Thesh wrote:We can make up for it with income tax; it's more stable (i.e. you can generally predict with high confidence what next years income tax revenue will be) and more progressive (sales tax tends to get fairly regressive).
I don't think European countries have problems with the predictability of VAT, and they rely on it for something like half of their tax income. If US states have such problems, that problem lies presumably not in the tax itself.
The progressivity is an interesting one. The main reason Europe gets away with it is that the total system of all taxes and spending is rather progressive. The US probably have a more progressive system of taxation than most European countries. But European countries simply tax and spend more, and that compensates. If you introduce a regressive tax and use the result to pay for equal access to healthcare for everyone, the system as a whole is more equal, even if your tax system is now more regressive.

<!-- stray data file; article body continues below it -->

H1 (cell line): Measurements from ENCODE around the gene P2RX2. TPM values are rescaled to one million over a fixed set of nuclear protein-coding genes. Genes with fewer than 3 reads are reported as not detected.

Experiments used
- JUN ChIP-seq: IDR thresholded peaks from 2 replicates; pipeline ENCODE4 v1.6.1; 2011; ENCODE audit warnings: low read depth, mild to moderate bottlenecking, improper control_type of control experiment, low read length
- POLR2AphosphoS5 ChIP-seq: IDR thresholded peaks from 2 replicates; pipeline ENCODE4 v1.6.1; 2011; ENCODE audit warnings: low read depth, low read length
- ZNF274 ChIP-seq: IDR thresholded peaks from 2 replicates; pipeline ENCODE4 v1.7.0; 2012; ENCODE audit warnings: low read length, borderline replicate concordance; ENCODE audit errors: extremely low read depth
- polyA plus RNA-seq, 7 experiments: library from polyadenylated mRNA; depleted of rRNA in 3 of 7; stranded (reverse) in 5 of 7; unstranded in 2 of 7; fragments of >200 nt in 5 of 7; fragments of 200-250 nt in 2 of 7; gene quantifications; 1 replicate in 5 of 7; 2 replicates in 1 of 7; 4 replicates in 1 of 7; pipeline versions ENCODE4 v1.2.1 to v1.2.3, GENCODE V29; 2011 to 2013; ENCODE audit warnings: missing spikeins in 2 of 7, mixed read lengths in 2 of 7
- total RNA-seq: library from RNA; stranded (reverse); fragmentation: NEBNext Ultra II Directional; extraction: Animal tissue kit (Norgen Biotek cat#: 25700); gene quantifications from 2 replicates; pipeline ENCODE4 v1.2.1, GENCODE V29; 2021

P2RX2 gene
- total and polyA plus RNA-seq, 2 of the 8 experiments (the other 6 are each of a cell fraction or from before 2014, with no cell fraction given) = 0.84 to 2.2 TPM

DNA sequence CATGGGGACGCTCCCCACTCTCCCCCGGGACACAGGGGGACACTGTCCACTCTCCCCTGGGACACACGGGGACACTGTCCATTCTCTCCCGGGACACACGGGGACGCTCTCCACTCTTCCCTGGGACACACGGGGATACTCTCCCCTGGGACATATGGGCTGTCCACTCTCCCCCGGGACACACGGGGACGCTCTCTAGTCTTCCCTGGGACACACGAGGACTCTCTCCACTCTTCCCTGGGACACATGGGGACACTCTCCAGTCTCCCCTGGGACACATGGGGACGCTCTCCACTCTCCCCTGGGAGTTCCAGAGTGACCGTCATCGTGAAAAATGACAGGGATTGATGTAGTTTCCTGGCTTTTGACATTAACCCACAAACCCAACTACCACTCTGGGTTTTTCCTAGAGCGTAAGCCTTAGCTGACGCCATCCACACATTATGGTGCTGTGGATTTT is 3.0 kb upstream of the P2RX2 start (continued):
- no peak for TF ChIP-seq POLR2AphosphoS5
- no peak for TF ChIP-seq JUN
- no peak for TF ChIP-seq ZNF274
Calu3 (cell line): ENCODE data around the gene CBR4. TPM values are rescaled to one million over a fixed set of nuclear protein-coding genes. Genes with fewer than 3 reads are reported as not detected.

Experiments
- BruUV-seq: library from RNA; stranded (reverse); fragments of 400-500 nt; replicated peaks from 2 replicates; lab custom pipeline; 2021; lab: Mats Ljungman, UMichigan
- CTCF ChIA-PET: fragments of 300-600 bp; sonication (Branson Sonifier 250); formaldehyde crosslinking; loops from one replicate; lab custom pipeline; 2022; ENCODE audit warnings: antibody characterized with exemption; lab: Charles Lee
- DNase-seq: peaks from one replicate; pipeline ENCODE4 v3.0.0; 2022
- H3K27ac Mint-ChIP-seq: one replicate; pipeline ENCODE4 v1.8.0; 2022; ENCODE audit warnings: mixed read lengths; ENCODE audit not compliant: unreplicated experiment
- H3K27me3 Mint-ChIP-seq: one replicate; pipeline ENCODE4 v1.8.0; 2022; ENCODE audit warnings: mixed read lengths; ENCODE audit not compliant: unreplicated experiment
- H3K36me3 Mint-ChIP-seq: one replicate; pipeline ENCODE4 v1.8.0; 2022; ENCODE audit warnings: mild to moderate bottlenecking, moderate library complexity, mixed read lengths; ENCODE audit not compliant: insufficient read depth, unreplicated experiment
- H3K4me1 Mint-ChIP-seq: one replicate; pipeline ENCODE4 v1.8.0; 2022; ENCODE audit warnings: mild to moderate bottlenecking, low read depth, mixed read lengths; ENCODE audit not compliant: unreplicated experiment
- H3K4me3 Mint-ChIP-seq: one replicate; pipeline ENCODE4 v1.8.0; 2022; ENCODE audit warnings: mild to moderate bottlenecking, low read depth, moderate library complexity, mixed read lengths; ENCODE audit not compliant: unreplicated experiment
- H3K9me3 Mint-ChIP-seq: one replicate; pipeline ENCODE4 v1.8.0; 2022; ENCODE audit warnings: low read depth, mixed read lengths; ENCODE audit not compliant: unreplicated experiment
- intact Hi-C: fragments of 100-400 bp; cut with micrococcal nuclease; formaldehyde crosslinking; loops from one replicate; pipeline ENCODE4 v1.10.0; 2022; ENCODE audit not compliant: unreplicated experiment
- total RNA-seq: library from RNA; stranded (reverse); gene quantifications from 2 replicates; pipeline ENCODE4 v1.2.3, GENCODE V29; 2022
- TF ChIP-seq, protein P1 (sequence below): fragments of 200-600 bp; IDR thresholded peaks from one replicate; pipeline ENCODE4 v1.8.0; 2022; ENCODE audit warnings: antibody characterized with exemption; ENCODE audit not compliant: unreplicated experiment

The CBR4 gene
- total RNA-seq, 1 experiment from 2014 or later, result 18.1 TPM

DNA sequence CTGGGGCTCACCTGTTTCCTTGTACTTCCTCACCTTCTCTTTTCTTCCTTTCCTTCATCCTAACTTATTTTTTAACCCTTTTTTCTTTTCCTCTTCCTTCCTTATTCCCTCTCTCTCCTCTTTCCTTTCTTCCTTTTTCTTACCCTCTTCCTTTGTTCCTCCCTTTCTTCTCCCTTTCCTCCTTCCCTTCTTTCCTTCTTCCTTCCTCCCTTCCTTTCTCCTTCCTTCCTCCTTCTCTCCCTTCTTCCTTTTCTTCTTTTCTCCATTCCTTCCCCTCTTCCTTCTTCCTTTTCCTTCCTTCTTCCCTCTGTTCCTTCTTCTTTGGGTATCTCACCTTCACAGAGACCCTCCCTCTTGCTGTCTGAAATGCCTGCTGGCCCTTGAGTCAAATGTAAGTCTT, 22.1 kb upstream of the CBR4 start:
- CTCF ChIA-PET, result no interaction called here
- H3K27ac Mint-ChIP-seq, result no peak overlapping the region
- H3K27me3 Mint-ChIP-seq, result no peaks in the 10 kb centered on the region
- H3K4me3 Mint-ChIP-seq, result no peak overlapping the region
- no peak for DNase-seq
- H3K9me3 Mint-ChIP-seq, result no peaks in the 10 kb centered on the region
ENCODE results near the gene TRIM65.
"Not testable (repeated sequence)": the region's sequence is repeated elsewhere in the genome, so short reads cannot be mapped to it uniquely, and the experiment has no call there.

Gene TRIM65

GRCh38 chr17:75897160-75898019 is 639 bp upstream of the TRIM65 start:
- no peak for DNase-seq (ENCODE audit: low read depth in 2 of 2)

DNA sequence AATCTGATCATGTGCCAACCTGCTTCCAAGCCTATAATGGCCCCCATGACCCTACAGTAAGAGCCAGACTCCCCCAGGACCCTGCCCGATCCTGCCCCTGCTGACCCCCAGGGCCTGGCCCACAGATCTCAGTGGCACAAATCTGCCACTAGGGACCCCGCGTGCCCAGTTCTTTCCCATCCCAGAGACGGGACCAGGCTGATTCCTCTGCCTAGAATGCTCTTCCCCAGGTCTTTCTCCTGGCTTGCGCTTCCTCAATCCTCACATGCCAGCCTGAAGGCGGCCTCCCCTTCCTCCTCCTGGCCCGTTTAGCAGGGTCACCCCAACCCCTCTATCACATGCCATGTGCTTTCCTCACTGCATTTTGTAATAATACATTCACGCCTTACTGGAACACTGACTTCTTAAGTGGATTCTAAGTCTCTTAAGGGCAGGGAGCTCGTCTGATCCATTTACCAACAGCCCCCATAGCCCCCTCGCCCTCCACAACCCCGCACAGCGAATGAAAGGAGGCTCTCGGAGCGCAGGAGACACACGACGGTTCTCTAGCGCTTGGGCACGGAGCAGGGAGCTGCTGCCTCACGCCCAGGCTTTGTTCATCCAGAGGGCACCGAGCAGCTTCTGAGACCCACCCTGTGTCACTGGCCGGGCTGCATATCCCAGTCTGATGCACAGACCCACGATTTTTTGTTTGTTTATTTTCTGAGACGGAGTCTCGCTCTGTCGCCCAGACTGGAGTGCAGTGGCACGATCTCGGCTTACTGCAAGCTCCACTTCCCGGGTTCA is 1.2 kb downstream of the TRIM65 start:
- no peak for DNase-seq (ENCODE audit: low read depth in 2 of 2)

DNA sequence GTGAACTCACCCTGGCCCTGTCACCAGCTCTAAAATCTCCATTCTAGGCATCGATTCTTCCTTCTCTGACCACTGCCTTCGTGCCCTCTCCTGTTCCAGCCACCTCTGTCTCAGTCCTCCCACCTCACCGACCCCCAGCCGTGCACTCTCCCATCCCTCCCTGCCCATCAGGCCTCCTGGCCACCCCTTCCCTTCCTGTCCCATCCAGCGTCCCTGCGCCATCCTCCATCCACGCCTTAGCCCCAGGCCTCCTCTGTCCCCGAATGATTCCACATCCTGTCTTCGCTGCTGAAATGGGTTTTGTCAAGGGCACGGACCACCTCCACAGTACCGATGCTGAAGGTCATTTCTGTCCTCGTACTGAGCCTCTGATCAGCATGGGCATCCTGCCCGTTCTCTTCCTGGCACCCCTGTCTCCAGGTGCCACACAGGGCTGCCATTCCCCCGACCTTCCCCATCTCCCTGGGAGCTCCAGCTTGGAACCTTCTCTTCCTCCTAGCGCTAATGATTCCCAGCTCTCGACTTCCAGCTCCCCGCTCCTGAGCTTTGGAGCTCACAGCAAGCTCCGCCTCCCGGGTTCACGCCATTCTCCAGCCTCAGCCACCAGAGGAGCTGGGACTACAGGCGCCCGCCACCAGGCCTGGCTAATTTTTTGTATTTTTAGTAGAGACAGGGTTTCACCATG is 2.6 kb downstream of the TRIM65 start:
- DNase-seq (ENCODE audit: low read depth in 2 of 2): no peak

Of course, if you do not want to expand total expenditure, you can still introduce a regressive tax and compensate by making other taxes more progressive, or to change spending in ways that benefit lower incomes.